So it is that the sage ruler , wishing to be above men, puts himself by his words below them, and, wishing to be before them, places his person behind them. In this way though he has his place above them, men do not feel his weight, nor though he has his place before them, do they feel it an injury to them.

Therefore all in the world delight to exalt him and do not weary of him. Because he does not strive, no one finds it possible to strive with him. Three precious things All the world says that, while my Dao is great, it yet appears to be inferior to other systems of teaching. Now it is just its greatness that makes it seem to be inferior.

If it were like any other system , for long would its smallness have been known! But I have three precious things which I prize and hold fast. The first is gentleness; the second is economy; and the third is shrinking from taking precedence of others.

With that gentleness I can be bold; with that economy I can be liberal; shrinking from taking precedence of others, I can become a vessel of the highest honour.

Now-a-days they give up gentleness and are all for being bold; economy, and are all for being liberal; the hindmost place, and seek only to be foremost; - of all which the end is death.

Gentleness is sure to be victorious even in battle, and firmly to maintain its ground. Heaven will save its possessor, by his very gentleness protecting him. Matching heaven He who in Dao's wars has skill Assumes no martial port; He who fights with most good will To rage makes no resort. He who vanquishes yet still Keeps from his foes apart; He whose hests men most fulfil Yet humbly plies his art. Thus we say, 'He never contends, And therein is his might. The use of the mysterious Dao A master of the art of war has said, 'I do not dare to be the host to commence the war ; I prefer to be the guest to act on the defensive.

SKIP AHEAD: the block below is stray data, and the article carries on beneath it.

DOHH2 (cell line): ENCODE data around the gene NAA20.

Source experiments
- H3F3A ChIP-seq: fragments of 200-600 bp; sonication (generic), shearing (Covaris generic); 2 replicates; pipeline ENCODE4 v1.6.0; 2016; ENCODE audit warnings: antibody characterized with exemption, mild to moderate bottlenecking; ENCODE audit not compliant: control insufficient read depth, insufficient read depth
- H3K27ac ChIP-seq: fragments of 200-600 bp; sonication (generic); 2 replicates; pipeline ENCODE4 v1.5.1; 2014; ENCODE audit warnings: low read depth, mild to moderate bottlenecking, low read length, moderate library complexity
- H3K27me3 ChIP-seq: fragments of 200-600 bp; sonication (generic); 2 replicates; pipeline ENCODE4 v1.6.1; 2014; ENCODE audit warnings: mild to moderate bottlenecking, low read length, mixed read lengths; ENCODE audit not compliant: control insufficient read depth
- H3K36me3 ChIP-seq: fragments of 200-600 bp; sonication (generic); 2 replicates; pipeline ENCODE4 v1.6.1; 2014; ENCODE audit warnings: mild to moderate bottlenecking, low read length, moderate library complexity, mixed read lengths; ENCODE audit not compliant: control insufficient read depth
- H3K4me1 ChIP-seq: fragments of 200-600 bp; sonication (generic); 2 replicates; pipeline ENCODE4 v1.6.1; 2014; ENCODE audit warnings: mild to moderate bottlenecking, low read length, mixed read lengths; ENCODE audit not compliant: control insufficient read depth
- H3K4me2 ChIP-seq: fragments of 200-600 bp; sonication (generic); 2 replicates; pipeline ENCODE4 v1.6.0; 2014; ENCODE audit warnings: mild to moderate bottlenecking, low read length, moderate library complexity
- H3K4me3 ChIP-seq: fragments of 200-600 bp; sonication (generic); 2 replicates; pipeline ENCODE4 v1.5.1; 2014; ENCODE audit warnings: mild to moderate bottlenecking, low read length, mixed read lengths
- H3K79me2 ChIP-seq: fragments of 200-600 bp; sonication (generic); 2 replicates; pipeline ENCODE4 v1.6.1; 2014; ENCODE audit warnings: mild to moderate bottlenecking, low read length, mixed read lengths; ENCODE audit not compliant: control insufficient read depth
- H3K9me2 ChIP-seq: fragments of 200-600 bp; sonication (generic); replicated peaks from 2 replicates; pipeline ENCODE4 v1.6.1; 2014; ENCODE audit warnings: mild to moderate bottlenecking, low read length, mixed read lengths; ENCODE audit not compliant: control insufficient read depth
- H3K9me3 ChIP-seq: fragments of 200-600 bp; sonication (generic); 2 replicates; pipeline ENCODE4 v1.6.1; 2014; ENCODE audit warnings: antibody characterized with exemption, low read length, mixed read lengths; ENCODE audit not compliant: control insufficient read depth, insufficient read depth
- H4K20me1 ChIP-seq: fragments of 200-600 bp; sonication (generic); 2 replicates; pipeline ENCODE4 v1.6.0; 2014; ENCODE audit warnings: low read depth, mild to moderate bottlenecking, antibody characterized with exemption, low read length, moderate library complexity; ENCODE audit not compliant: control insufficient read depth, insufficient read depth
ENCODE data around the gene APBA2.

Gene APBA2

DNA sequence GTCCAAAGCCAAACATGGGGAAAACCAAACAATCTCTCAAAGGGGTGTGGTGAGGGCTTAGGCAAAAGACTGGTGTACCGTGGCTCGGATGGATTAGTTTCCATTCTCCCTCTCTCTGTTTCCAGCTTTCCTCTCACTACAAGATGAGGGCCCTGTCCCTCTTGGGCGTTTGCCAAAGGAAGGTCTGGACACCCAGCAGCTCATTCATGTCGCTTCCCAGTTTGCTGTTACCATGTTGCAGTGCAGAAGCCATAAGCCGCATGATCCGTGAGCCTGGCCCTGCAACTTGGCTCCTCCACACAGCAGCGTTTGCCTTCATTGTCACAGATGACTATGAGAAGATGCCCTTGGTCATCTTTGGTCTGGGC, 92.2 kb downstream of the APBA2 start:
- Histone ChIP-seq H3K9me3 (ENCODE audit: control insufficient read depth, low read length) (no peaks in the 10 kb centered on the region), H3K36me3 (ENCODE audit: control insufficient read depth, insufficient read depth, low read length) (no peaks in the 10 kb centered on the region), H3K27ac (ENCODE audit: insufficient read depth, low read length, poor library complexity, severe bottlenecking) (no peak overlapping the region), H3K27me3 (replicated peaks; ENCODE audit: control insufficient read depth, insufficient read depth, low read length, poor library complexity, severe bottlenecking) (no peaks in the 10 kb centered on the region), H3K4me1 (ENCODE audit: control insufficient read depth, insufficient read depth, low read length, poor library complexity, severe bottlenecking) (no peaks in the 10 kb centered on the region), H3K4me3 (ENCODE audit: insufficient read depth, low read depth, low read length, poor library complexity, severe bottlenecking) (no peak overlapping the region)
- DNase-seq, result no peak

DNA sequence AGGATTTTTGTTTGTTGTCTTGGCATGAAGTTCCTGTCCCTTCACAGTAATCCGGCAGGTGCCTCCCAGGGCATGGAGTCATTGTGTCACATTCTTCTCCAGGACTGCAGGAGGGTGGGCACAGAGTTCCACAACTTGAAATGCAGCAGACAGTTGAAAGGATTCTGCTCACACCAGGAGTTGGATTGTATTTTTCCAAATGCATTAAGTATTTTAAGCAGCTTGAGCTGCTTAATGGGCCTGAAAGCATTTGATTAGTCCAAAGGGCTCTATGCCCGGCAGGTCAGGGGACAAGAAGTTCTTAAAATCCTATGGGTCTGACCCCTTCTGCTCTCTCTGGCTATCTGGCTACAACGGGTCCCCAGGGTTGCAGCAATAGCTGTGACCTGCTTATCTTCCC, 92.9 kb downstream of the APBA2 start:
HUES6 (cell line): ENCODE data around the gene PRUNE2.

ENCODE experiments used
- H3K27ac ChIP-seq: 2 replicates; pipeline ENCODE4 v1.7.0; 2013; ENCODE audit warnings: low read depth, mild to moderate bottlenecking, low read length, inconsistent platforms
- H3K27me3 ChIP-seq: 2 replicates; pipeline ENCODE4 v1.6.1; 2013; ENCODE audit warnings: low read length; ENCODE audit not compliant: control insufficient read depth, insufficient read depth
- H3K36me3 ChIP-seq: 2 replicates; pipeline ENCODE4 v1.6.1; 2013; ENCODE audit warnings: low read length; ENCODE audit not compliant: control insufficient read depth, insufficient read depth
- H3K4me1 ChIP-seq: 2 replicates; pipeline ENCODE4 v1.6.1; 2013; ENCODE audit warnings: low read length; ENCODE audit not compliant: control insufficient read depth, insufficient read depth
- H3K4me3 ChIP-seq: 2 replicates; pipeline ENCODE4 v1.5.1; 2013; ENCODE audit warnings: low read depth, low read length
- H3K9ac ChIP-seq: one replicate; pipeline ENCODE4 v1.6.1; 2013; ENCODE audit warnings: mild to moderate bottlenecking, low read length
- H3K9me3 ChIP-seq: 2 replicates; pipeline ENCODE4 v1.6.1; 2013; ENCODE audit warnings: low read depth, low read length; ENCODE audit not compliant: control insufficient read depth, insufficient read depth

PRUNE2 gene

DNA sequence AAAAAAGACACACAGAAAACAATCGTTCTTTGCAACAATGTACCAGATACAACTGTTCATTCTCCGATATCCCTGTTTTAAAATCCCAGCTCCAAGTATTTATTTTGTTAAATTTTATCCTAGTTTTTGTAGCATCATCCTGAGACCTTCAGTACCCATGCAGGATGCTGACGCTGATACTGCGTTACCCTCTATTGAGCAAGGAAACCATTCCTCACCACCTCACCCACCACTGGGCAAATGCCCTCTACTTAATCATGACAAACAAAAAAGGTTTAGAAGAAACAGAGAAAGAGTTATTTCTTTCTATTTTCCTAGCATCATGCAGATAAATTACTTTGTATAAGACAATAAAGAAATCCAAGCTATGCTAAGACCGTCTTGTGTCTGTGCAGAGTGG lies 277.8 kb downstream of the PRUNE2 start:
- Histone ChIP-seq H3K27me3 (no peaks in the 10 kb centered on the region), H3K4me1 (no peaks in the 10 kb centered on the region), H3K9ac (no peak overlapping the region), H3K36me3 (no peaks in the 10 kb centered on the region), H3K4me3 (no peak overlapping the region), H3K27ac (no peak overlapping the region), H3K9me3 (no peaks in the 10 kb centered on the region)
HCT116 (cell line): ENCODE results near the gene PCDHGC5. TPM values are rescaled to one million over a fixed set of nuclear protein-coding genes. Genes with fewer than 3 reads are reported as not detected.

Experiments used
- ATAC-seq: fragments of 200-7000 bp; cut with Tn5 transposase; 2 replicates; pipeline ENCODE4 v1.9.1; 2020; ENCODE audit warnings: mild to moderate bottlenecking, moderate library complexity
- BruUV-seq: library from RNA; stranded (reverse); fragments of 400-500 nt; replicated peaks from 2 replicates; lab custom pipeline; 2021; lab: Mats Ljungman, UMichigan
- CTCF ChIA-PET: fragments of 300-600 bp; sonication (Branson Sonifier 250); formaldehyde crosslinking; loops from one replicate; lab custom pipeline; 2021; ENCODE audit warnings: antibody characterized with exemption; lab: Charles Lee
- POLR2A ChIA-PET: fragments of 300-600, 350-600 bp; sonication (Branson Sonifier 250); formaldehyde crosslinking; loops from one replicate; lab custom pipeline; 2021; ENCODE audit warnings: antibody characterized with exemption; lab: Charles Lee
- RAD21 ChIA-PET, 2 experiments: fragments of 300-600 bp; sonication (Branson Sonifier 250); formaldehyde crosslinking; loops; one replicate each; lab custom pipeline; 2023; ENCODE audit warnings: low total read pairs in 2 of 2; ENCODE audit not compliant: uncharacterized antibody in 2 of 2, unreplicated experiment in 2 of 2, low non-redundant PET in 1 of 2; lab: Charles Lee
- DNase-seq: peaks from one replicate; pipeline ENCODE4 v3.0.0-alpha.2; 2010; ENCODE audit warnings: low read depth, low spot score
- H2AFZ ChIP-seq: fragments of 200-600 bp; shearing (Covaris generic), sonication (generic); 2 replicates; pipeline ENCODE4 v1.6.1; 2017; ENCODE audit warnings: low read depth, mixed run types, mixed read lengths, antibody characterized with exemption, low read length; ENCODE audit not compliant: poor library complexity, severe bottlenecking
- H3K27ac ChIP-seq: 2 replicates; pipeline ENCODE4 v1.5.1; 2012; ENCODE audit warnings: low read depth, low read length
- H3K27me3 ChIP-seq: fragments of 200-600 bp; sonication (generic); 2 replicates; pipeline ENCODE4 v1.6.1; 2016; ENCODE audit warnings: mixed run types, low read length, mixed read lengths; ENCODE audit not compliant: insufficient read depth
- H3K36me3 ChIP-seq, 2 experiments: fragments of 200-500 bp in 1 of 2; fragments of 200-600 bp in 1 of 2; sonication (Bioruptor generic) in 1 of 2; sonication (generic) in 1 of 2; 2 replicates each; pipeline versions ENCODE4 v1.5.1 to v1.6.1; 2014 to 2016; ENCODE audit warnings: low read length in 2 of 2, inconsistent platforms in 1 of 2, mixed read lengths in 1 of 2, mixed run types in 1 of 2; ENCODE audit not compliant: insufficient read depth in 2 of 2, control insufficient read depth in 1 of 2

I do not dare to advance an inch; I prefer to retire a foot. There is no calamity greater than lightly engaging in war. To do that is near losing the gentleness which is so precious. Thus it is that when opposing weapons are actually crossed, he who deplores the situation conquers. The difficulty of being rightly known My words are very easy to know, and very easy to practise; but there is no one in the world who is able to know and able to practise them. There is an originating and all-comprehending principle in my words, and an authoritative law for the things which I enforce.

It is because they do not know these, that men do not know me. They who know me are few, and I am on that account the more to be prized.


It is thus that the sage wears a poor garb of hair cloth, while he carries his signet of jade in his bosom. The disease of knowing To know and yet think we do not know is the highest attainment ; not to know and yet think we do know is a disease.

It is simply by being pained at the thought of having this disease that we are preserved from it.